Wednesday, August 03, 2011

Geography as an Iceberg: The Science is Much More than Place Names

When I tell someone that I am a geographer more often then not I am ask a trivia question like "what is the capital of Tuvalu?"  It is sometimes hard to explain that geography is more than place names and location memory.  The field studies both the physical and human world spatially and there are new subfields involving computer analysis of data.  It does not help that most geography classes, games, and trivia challenges focus on place names.  One of the primary reasons geography is not appreciated by the public more is because of this misconception.

Jay Merryweather of ESRI captured the misunderstanding of the science with his "geography as an iceberg" drawing.  This image is a perfect graphic to use in schools when trying to show that there is much more to geography than just place names.

Click to enlarge.  From ESRI.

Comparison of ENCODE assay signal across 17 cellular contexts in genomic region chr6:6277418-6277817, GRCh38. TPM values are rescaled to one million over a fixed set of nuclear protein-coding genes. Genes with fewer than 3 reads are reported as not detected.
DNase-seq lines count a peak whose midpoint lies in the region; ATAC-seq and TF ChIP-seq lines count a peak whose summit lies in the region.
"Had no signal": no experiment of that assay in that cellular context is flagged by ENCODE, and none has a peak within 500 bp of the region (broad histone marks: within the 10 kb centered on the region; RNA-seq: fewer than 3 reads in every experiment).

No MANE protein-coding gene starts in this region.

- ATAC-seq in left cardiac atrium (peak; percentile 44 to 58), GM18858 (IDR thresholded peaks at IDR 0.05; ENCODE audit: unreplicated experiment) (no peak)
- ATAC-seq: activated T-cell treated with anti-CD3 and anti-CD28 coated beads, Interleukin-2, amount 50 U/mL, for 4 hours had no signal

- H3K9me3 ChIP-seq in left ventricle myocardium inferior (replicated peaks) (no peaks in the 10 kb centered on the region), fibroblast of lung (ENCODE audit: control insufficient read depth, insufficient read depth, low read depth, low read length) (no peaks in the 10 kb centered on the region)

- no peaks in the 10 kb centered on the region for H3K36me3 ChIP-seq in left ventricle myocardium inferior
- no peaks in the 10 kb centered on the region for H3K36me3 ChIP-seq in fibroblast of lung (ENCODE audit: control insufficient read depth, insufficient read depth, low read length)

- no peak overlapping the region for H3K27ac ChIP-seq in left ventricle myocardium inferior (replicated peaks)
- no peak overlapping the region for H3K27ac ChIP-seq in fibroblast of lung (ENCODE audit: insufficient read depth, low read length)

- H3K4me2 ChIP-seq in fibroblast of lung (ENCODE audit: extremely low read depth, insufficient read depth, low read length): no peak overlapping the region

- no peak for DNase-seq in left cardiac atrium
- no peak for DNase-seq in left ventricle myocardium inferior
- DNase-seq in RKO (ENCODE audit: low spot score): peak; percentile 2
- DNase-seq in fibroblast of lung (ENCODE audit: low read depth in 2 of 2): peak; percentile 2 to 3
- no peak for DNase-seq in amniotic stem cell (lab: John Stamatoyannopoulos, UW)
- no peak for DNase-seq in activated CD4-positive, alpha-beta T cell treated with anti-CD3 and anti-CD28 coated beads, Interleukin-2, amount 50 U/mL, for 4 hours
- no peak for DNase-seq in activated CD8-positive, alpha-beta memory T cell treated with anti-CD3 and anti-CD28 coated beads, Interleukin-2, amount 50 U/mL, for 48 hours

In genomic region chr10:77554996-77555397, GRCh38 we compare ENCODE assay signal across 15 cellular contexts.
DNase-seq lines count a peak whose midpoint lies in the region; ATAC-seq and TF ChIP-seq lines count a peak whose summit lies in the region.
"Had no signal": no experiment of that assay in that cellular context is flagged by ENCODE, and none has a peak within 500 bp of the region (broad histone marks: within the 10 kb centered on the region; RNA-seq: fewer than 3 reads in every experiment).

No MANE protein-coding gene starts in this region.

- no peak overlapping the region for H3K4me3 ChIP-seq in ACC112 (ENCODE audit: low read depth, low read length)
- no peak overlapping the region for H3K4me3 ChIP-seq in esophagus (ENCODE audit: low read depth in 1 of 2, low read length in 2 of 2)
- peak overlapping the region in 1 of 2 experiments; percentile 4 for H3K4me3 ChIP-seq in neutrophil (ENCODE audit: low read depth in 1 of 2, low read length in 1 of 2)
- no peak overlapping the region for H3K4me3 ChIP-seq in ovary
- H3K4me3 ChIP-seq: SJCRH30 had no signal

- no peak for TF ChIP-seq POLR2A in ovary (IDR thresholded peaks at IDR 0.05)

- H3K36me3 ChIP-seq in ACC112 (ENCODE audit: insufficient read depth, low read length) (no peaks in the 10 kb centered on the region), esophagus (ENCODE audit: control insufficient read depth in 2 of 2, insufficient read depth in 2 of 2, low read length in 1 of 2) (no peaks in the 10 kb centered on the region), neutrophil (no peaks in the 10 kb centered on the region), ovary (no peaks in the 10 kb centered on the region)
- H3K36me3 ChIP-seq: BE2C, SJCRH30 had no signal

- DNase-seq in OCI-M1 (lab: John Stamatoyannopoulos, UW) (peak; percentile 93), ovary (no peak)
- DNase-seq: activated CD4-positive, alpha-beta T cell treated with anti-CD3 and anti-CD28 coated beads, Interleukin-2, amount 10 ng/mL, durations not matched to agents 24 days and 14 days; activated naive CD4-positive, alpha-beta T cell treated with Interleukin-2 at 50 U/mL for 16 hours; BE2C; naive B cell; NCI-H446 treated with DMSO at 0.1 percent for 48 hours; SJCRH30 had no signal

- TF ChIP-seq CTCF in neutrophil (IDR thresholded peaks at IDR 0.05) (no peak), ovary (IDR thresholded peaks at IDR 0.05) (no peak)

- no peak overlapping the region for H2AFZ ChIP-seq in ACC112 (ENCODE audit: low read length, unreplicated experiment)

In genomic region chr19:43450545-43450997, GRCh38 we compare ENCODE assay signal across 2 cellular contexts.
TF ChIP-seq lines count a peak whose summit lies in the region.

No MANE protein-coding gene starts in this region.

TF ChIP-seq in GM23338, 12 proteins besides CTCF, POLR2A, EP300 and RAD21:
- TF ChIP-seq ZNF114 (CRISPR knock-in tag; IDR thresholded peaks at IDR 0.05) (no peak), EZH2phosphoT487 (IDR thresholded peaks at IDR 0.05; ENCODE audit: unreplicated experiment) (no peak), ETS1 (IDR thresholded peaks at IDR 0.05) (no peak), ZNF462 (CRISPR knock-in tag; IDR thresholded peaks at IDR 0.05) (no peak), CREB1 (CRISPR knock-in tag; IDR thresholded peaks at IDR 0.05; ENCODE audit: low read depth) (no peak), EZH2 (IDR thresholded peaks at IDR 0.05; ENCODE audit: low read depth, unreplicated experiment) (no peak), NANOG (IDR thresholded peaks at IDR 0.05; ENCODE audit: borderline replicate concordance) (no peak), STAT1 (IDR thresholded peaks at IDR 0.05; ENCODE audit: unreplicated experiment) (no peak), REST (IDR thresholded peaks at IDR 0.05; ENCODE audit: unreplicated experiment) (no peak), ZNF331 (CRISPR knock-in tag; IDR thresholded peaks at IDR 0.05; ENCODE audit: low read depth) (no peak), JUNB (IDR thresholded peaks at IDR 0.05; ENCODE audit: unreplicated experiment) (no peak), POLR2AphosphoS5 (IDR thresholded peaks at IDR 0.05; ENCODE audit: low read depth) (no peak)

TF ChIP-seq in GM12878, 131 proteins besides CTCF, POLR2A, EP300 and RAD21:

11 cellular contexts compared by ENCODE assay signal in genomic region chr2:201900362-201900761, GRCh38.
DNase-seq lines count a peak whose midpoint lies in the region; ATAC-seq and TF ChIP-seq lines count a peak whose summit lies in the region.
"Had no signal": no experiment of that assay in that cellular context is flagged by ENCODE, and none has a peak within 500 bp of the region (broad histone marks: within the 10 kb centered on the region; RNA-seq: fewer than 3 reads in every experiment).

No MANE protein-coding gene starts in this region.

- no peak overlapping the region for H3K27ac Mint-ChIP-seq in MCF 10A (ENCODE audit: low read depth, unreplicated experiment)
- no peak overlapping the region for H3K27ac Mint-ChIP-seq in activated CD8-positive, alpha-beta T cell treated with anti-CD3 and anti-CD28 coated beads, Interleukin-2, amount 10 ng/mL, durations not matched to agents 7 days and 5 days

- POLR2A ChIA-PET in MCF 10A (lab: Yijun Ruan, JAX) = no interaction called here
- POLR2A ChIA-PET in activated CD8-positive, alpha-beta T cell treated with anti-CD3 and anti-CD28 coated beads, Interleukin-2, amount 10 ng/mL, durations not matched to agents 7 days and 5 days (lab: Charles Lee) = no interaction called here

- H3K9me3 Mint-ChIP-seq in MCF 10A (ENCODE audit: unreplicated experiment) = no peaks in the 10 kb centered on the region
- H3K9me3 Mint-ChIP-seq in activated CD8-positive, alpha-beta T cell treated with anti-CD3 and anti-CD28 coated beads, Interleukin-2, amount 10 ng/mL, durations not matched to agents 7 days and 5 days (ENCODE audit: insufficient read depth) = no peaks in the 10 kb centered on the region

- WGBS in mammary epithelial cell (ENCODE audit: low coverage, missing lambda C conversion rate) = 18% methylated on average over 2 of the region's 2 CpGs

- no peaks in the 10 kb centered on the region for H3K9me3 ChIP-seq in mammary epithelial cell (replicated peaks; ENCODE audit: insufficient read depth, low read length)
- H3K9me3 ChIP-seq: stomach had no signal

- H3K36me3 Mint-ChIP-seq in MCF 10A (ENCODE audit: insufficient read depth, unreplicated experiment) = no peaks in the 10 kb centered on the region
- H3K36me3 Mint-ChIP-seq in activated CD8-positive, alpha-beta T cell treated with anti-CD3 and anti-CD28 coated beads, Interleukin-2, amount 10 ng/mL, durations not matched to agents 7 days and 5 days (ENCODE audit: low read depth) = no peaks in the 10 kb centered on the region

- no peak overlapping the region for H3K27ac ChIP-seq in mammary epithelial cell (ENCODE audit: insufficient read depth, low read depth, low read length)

3 comments:

Twelve Mile Circle said...

It's the same way with History (my original field of study)... everyone thinks it's all about the trivia of dates.

Yosef said...

In a similar way, I suppose, one can think of travel/tourism as an iceberg, with tourism being the top part that is visible and the study/background of the places one visits as the part under the water. For example, if you go to Jamaica just to go to an all-inclusive resort and relax by the beach, you're totally missing the Jamaican context; if, however, you go to Jamaica (on an armchair or actual basis) with the intention of exploring Kingston, the interior mountains, etc., and you read up about Jamaica as much as you can, then it's much deeper.

Besides which, geography and travel/tourism are very related as they both deal with places (though in their own ways). In fact, I got my interest in geography and related subjects as a child when I'd start collecting travel brochures of different places along the highway on the way to/from relatives.

Catholicgauze said...

Yosef,
Very true. Up until recently most tourism books (and even today's travelogues) are good geography books when it comes to gaining a sense of a place.